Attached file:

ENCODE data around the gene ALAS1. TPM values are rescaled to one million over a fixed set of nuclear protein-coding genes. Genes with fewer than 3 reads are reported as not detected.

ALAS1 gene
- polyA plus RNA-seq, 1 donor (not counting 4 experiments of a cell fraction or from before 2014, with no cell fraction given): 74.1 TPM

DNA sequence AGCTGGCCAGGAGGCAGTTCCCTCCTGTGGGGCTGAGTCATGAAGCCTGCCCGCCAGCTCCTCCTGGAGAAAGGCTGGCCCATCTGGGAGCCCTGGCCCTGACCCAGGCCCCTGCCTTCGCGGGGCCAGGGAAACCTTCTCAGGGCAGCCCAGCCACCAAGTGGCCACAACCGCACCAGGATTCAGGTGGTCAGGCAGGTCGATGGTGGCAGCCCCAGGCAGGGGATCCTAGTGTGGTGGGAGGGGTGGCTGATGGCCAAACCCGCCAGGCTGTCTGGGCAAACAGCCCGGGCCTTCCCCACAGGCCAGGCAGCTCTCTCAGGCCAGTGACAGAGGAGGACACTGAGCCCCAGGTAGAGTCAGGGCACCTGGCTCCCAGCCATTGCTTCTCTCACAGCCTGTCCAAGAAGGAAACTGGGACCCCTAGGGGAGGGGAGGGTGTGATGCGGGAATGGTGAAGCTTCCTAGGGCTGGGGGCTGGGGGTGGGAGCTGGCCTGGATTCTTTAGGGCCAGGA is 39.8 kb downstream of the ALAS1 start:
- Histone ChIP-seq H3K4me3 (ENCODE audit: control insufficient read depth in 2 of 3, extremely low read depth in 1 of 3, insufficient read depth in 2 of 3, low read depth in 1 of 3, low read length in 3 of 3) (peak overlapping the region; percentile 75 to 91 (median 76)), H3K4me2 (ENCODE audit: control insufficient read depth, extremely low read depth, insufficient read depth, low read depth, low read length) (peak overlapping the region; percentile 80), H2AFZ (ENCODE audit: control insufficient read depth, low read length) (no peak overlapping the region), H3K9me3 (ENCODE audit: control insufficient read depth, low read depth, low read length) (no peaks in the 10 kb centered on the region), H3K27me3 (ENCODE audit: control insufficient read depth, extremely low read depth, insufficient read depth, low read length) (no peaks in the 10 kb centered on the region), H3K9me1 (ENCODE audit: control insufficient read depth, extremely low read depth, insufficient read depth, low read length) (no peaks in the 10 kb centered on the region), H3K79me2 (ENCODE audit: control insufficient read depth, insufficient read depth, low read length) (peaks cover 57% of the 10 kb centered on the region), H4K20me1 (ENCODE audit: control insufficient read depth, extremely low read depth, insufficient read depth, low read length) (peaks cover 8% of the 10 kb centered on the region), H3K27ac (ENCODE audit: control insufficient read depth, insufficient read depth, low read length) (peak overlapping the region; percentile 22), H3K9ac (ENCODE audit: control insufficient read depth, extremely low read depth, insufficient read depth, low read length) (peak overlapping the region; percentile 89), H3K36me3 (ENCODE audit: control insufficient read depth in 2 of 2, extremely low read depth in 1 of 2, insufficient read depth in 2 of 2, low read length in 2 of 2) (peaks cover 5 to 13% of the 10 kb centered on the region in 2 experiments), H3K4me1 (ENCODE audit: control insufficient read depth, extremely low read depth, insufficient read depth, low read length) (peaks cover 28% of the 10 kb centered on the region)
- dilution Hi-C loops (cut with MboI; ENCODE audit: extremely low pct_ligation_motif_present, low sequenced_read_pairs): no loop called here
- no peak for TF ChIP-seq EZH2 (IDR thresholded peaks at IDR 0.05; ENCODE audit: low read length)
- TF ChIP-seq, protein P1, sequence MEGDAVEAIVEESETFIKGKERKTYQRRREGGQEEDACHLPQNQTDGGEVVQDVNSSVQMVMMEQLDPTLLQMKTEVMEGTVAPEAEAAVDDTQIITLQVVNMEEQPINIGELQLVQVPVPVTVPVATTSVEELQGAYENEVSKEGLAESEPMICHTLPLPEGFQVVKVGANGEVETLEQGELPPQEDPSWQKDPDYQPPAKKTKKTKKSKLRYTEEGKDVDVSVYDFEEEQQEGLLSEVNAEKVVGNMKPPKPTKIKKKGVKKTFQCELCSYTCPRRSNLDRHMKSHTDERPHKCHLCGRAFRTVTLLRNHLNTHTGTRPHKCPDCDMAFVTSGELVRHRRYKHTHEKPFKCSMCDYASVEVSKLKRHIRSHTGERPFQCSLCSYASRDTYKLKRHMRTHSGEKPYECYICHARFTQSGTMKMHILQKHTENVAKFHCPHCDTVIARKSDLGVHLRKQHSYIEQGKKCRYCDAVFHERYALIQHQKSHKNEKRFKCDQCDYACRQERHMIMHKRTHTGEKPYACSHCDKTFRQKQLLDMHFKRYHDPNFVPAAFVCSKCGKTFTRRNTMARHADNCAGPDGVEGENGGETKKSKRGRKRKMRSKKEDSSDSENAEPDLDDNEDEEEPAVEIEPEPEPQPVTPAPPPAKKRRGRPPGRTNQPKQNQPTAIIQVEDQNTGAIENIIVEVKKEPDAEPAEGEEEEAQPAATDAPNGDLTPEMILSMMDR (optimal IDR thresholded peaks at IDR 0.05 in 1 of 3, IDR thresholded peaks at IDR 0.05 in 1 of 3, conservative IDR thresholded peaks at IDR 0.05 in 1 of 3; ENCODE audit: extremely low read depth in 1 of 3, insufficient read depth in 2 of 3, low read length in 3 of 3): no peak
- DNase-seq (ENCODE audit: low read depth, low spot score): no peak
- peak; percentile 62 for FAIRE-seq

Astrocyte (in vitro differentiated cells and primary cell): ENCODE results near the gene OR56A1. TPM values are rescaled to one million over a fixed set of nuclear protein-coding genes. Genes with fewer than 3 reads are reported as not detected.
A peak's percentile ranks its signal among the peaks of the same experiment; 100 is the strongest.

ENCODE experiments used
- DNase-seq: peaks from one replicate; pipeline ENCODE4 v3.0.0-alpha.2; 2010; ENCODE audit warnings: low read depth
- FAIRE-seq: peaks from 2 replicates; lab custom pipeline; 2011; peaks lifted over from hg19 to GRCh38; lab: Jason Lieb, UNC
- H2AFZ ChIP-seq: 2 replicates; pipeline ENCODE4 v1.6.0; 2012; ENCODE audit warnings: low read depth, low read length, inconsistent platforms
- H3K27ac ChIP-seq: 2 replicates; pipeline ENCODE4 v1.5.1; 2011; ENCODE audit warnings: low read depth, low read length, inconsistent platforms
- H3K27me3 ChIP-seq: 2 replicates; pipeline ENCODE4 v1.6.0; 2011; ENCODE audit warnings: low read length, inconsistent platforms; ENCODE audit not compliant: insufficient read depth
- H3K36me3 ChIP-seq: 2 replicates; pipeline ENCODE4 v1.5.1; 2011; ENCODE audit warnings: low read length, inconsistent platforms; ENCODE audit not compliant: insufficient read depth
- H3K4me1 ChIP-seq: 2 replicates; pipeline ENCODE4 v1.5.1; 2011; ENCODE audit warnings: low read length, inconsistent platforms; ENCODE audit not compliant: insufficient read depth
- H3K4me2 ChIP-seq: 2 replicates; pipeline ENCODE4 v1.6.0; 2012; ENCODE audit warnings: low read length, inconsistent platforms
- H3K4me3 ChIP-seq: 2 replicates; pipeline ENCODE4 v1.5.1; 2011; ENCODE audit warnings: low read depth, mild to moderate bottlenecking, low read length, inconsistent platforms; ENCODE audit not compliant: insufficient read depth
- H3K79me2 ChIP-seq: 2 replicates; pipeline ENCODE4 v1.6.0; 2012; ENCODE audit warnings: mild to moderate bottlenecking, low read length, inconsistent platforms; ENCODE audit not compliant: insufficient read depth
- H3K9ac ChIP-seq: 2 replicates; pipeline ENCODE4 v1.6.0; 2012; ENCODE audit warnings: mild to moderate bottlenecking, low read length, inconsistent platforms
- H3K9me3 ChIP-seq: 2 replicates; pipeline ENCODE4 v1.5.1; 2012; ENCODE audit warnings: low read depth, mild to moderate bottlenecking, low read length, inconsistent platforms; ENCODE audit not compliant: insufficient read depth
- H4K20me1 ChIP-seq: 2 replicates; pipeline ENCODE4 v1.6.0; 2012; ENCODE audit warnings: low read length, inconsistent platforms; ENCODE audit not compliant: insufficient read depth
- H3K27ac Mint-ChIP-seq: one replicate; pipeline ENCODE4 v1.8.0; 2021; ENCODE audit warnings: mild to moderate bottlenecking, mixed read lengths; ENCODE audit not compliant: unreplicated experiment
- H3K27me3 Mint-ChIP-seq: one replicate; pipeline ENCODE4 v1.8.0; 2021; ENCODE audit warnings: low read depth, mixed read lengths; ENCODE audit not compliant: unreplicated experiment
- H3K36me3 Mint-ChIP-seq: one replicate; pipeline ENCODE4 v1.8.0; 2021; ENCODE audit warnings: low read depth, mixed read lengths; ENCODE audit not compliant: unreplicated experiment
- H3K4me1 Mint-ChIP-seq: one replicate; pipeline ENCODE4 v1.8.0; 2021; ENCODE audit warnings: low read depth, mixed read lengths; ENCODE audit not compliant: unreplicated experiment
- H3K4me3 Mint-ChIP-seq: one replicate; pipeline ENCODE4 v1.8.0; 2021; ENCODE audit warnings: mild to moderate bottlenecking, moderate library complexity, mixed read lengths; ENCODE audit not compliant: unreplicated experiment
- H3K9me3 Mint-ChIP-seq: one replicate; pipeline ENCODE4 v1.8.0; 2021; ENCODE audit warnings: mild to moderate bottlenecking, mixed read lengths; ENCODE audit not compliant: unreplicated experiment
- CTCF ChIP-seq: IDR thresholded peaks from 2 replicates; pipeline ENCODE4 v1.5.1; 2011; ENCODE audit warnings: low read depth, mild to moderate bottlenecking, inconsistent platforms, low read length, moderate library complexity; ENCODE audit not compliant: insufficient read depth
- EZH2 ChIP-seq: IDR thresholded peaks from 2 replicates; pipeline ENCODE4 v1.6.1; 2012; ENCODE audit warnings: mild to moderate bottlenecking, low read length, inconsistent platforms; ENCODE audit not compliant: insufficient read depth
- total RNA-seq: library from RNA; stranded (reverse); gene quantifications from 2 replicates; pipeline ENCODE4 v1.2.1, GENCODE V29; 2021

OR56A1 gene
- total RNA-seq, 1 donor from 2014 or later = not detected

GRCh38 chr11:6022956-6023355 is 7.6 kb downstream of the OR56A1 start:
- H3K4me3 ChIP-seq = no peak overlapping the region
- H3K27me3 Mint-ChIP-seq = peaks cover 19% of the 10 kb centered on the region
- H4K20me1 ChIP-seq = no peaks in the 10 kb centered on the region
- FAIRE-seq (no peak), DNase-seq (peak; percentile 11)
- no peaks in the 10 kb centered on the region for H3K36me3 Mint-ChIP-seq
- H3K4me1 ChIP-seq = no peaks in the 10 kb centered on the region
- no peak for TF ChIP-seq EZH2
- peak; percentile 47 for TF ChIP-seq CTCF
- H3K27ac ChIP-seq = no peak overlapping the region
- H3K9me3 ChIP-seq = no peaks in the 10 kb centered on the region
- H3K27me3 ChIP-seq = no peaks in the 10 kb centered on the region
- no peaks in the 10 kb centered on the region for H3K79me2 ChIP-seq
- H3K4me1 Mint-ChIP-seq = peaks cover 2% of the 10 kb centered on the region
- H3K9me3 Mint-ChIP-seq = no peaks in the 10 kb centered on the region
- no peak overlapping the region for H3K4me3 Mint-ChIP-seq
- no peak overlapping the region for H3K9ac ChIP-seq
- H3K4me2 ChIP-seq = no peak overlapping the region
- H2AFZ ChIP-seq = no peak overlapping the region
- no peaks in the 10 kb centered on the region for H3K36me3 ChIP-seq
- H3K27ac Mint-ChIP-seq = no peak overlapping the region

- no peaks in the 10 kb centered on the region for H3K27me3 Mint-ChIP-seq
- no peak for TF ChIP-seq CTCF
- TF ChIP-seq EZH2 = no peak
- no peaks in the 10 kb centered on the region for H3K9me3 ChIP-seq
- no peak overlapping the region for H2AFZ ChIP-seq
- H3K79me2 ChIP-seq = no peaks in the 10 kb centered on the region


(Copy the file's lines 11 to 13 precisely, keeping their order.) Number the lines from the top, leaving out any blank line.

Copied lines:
Astrocyte (in vitro differentiated cells and primary cell): ENCODE results near the gene OR56A1. TPM values are rescaled to one million over a fixed set of nuclear protein-coding genes. Genes with fewer than 3 reads are reported as not detected.
A peak's percentile ranks its signal among the peaks of the same experiment; 100 is the strongest.

ENCODE experiments used